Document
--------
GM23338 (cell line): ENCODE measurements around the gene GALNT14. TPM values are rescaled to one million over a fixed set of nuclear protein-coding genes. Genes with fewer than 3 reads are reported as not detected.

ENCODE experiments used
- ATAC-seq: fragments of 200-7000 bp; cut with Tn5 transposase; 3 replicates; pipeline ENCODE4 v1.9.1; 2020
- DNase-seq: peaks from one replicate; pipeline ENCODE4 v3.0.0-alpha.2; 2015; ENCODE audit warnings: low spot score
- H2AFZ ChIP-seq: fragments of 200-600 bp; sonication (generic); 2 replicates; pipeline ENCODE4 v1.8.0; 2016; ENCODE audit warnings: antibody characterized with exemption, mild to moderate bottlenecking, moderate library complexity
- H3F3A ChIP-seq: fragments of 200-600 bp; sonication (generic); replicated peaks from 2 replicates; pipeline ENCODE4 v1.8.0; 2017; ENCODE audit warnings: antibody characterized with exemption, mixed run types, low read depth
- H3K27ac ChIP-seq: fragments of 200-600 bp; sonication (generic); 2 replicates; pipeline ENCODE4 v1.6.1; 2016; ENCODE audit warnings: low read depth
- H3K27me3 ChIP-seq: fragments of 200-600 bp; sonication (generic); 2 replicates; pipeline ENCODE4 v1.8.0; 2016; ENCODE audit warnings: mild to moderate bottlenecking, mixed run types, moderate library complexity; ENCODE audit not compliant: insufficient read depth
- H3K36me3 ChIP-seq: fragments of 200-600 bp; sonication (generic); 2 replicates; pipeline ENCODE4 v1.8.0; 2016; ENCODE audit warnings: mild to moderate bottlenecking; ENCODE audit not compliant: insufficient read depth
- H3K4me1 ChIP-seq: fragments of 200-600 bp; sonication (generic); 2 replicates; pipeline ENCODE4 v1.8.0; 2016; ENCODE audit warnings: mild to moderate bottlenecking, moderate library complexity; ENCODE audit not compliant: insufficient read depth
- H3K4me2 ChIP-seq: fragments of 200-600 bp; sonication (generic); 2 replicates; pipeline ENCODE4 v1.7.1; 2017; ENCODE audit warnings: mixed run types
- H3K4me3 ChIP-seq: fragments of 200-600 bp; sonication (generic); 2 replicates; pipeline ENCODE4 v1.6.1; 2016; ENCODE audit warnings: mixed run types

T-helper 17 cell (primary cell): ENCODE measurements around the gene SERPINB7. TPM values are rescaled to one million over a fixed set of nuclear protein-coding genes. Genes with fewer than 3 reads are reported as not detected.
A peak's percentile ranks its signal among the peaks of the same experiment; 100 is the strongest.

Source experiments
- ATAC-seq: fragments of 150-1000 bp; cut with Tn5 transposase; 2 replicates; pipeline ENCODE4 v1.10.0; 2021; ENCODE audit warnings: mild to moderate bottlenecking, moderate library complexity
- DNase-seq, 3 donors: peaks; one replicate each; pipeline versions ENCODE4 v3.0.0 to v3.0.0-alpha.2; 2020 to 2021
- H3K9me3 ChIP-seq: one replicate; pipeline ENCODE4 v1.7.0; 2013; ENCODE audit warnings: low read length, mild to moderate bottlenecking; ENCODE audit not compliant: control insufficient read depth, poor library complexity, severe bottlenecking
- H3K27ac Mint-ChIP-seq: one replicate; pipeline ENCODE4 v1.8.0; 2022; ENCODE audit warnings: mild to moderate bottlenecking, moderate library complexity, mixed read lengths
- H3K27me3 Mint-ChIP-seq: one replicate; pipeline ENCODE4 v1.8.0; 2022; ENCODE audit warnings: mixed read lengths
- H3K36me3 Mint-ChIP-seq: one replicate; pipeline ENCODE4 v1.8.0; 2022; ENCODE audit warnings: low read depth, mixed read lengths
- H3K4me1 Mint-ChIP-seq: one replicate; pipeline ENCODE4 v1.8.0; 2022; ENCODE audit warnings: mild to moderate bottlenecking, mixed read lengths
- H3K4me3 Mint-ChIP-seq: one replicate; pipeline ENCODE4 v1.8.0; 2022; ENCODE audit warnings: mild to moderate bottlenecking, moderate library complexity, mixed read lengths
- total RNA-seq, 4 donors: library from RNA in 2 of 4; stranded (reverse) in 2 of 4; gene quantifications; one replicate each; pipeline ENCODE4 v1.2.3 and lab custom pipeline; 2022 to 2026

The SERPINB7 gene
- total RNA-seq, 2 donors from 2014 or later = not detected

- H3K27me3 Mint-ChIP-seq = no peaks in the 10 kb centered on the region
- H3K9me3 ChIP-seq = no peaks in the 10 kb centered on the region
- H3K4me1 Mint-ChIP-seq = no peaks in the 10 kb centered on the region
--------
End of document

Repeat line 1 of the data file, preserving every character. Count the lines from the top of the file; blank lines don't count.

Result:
GM23338 (cell line): ENCODE measurements around the gene GALNT14. TPM values are rescaled to one million over a fixed set of nuclear protein-coding genes. Genes with fewer than 3 reads are reported as not detected.